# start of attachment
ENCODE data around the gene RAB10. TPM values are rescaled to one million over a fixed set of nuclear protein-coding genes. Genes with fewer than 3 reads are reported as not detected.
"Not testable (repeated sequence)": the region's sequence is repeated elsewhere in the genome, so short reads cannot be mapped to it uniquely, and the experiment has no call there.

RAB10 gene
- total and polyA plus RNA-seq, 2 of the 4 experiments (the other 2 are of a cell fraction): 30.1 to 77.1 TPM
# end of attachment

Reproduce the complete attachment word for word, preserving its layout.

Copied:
ENCODE data around the gene RAB10. TPM values are rescaled to one million over a fixed set of nuclear protein-coding genes. Genes with fewer than 3 reads are reported as not detected.
"Not testable (repeated sequence)": the region's sequence is repeated elsewhere in the genome, so short reads cannot be mapped to it uniquely, and the experiment has no call there.

RAB10 gene
- total and polyA plus RNA-seq, 2 of the 4 experiments (the other 2 are of a cell fraction): 30.1 to 77.1 TPM